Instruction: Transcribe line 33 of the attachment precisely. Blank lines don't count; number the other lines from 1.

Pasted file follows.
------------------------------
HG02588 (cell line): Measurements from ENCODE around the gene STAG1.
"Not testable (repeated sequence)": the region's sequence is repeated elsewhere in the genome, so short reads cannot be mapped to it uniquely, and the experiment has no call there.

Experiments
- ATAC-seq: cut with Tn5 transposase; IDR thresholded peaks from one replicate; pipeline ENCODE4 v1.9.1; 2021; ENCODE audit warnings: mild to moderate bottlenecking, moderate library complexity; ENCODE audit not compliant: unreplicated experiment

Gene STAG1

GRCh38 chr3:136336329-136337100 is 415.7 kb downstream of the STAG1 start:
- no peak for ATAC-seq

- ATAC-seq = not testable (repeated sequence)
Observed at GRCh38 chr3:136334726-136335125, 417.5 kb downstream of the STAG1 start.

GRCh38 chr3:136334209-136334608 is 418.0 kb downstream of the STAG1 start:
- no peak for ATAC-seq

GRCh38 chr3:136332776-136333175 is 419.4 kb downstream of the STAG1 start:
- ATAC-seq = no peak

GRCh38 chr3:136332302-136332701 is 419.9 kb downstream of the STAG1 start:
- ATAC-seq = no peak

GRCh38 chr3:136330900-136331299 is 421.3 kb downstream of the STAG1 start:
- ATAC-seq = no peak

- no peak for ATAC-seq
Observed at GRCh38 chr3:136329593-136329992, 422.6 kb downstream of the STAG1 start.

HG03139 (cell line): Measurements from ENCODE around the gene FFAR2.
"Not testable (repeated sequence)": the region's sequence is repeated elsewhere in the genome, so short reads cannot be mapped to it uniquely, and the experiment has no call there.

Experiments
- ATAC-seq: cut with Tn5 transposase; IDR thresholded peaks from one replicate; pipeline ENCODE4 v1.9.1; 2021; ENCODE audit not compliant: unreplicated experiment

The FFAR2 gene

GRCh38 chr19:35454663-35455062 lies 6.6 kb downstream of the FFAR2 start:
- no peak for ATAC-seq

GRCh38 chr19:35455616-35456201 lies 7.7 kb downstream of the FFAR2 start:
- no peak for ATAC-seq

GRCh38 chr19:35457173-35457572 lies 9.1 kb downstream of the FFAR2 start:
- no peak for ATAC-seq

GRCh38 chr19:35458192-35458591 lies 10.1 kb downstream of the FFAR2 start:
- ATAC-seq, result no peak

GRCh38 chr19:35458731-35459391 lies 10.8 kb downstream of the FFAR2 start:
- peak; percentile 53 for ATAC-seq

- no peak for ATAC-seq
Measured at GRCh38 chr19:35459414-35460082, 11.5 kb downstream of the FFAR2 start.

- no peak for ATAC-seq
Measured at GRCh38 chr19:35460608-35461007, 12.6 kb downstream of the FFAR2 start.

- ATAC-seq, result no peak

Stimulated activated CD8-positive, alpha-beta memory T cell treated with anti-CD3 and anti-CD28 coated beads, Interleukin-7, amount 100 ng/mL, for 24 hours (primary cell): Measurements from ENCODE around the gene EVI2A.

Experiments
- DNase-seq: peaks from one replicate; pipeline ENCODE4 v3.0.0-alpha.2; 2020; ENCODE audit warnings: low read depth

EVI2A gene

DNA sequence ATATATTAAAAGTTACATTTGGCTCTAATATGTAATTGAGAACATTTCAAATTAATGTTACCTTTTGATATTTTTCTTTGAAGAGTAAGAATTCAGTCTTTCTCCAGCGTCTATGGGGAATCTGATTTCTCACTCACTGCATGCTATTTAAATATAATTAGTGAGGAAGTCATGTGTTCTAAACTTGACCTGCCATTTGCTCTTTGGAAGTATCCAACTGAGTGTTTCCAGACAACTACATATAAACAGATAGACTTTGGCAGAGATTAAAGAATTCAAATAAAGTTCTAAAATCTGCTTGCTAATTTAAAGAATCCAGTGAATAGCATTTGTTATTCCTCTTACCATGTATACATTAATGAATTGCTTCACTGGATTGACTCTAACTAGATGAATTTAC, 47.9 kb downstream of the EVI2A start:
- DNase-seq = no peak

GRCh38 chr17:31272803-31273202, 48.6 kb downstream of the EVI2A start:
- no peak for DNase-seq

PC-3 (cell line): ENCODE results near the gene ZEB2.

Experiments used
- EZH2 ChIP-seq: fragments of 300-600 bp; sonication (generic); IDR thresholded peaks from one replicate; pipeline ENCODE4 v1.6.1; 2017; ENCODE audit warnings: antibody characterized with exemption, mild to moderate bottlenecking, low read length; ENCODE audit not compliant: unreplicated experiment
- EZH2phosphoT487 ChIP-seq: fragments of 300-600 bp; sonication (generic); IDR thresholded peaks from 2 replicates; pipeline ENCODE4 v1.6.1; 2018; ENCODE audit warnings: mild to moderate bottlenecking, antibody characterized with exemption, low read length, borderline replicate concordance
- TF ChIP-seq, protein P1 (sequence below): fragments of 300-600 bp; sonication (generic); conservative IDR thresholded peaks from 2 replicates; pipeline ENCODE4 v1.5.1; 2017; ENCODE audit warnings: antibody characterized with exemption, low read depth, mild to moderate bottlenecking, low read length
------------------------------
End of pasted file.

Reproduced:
GRCh38 chr19:35458731-35459391 lies 10.8 kb downstream of the FFAR2 start: